The decision was highly predictable but it has been now confirmed. The US Federal Aviation Administration, which looks at airlines safety standards -both domestic and international-, officially announced yesterday that “the Kingdom of Thailand does not comply with International Civil Aviation Organization (ICAO) safety standards and has been assigned a Category 2 rating based on a reassessment of the country’s civil aviation authority”.
Category 2 International Aviation Safety Assessment (IASA) rating means that the country either lacks laws or regulations necessary to oversee air carriers in accordance with minimum international standards, or its civil aviation authority – a body equivalent to the FAA for aviation safety matters – is deficient in one or more areas, such as technical expertise, trained personnel, record-keeping, or inspection procedures. With a Category 2 rating, Thailand’s carriers can continue existing service to the United States. They will not be allowed to establish new service to the United States.
Thailand was assigned an initial Category 2 rating in 1996 and received a Category 1 rating in 1997. Reassessments of Thailand in 2001 and 2008 continued the Category 1 rating. A reassessment in July 2015 found that Thailand did not meet international standards. Today’s announcement follows ongoing discussions with the government of Thailand which concluded on October 28.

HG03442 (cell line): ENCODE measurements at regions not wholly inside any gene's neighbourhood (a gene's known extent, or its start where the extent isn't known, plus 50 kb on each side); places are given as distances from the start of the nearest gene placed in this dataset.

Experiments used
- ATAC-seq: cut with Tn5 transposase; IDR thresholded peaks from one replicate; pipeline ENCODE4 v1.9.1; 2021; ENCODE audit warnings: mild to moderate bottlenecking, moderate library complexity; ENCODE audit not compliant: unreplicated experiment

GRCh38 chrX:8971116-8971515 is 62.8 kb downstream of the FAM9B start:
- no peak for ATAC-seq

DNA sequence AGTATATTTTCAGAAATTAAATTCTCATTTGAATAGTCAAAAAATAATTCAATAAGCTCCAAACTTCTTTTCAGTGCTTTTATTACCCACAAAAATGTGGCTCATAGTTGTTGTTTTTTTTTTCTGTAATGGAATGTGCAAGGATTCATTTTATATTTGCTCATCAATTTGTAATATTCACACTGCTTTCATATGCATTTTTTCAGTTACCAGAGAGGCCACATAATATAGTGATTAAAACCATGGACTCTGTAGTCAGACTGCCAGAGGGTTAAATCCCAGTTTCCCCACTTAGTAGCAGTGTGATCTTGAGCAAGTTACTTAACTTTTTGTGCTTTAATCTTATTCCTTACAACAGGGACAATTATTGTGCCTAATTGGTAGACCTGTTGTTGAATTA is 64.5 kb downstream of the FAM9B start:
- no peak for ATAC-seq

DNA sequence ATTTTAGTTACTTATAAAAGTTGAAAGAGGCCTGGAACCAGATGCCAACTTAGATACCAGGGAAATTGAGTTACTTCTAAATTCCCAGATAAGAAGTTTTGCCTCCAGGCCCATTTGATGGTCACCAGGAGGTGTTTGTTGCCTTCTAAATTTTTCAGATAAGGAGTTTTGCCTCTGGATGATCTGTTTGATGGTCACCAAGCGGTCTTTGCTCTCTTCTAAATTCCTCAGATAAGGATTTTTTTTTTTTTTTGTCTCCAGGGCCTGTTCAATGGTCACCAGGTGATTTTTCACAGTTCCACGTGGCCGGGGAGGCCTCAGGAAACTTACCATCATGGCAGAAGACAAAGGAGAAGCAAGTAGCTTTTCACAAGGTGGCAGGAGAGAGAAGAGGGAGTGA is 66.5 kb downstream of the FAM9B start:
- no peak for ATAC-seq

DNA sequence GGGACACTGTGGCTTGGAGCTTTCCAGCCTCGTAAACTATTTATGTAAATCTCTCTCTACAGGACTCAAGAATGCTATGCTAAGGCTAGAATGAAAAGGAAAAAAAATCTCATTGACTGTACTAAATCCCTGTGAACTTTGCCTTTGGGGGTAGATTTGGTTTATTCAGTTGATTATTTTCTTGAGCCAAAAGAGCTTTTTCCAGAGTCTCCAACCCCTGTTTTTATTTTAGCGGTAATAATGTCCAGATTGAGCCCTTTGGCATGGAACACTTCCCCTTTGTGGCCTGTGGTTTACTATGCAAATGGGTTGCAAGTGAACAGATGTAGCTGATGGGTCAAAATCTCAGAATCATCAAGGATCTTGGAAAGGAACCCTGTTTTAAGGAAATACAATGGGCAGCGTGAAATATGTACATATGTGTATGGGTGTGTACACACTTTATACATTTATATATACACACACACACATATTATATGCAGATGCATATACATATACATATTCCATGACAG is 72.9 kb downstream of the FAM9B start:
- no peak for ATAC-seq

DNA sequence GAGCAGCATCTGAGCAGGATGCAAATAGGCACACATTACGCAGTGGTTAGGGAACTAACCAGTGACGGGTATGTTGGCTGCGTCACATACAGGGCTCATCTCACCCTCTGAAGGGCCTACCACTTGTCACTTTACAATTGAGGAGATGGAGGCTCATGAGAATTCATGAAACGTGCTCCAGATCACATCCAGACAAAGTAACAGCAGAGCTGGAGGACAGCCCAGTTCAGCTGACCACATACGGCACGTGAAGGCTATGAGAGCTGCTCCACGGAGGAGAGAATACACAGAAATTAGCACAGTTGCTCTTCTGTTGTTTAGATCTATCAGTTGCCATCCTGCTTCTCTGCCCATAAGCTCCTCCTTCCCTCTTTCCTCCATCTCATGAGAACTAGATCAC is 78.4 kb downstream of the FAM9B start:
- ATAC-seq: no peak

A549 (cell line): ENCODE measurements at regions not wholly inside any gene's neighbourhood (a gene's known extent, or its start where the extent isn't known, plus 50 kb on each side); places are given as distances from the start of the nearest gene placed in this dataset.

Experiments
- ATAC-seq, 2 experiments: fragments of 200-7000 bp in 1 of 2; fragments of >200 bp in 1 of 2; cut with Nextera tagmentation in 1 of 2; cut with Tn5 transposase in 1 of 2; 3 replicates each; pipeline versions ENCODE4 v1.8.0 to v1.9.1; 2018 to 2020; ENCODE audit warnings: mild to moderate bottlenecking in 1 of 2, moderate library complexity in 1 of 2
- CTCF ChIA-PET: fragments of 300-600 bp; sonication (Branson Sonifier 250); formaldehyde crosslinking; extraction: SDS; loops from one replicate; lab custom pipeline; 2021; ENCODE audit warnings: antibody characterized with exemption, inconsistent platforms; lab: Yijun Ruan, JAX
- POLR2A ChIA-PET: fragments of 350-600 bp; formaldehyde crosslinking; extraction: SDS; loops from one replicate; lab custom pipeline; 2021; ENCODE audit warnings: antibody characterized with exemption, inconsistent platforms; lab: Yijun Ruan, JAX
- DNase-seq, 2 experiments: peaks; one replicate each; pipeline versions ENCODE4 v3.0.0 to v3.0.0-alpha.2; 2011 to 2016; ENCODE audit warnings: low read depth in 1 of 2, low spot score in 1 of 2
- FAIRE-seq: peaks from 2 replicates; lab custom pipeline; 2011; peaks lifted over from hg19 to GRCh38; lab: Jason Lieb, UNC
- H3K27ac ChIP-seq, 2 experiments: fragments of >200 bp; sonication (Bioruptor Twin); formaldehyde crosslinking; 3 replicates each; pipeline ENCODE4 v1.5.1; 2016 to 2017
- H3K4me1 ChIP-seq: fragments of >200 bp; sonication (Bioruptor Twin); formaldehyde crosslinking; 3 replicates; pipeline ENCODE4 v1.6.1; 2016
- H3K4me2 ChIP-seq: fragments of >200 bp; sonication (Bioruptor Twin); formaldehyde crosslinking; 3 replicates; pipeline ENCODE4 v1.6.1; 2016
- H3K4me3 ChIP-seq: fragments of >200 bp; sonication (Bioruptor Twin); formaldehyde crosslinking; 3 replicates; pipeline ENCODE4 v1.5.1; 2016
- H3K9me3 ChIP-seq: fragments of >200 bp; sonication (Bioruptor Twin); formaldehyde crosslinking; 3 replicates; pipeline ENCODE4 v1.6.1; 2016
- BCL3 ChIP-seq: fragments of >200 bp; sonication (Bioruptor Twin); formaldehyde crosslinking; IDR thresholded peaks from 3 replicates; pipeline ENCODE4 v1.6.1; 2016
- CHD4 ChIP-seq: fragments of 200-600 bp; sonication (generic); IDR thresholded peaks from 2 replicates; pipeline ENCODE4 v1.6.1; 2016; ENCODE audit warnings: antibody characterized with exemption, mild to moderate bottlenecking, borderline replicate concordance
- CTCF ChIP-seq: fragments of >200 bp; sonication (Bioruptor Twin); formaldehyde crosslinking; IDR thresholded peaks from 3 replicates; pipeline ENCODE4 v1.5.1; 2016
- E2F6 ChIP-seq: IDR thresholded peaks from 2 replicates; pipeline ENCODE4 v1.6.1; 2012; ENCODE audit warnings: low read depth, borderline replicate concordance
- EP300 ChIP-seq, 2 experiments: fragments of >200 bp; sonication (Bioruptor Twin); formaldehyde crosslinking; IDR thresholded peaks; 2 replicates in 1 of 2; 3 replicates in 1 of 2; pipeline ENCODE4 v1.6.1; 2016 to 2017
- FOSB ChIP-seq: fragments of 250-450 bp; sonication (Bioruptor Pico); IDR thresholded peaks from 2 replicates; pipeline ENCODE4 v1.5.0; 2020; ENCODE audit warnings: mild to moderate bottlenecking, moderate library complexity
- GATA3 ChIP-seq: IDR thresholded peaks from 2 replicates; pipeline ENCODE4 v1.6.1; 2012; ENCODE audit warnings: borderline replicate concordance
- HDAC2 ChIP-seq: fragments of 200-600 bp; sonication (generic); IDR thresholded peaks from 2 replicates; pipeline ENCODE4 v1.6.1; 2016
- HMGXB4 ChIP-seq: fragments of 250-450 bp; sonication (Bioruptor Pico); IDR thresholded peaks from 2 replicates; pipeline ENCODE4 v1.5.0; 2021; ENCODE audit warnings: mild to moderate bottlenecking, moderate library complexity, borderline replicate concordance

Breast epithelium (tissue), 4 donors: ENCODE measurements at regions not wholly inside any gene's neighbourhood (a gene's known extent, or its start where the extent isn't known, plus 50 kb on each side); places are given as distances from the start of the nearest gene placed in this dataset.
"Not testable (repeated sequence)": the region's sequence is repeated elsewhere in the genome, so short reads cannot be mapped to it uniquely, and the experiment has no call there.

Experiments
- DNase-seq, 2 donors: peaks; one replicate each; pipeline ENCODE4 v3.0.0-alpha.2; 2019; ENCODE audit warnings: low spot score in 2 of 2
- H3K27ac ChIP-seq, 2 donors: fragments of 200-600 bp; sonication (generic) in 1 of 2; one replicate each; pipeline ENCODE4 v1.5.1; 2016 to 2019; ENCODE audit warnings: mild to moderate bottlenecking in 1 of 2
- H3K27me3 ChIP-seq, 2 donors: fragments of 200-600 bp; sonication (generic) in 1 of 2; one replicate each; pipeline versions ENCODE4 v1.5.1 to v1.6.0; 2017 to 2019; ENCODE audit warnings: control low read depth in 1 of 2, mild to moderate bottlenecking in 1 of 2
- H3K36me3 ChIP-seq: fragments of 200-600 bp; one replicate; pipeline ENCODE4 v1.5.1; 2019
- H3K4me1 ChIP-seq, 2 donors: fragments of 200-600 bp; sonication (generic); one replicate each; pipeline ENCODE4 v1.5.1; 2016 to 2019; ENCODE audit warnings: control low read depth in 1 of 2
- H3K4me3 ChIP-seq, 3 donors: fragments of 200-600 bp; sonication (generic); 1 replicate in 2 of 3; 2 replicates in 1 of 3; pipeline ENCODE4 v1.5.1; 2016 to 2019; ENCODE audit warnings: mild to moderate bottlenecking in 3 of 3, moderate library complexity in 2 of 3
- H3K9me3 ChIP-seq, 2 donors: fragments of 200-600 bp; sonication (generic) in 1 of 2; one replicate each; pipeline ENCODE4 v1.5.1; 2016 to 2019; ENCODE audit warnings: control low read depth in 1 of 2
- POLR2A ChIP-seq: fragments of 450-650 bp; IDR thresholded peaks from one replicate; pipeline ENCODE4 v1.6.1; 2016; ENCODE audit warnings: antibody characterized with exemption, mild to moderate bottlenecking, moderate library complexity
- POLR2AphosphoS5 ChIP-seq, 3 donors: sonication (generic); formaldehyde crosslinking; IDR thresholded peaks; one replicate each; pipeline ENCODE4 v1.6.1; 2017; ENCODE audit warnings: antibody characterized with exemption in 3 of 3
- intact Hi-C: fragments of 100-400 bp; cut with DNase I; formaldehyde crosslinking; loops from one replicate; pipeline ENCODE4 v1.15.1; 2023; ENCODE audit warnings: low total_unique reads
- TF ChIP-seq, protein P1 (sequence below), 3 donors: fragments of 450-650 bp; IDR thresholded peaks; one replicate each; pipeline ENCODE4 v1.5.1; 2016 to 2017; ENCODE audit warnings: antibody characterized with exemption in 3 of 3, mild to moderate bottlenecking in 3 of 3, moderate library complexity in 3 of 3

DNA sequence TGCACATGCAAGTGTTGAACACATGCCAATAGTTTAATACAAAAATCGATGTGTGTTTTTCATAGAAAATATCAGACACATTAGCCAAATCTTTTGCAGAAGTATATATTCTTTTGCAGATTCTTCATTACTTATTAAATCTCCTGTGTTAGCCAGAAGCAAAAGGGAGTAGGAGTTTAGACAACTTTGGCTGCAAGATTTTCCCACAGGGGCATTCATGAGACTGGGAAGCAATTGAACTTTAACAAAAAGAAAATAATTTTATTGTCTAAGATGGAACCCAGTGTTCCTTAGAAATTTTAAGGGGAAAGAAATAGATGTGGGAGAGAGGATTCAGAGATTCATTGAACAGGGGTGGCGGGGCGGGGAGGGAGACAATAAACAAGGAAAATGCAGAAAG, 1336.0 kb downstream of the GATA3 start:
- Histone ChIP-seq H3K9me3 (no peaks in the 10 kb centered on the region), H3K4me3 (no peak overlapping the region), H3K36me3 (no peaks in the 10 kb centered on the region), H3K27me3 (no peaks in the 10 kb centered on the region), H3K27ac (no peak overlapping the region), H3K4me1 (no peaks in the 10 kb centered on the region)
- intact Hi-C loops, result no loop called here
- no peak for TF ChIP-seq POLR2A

The FAA previously downgraded the Philippines to Category 2 and imposed a complete flight ban on its airlines. In ASEAN, the European Aviation Safety Agency banned a few years ago all Indonesia air carriers to fly to the EU. EASA is also due to deliver a report on Thailand air safety by the middle of the month. EASA conclusions will be of ultimate importance to Thailand civil aviation as Thai Airways flies to 11 cities of the European Union. Any restriction would not only affect passengers traffic pattern but also damage the country’s aviation reputation.
Last March, the International Civil Aviation Organization (ICAO) identified a significant safety concern with respect to the ability of Thailand to properly oversee its airlines (air operators) under its jurisdiction.
Thai Airways International has already indicated not to be affected by the FAA decision. The airline stopped flying to Los Angeles last October.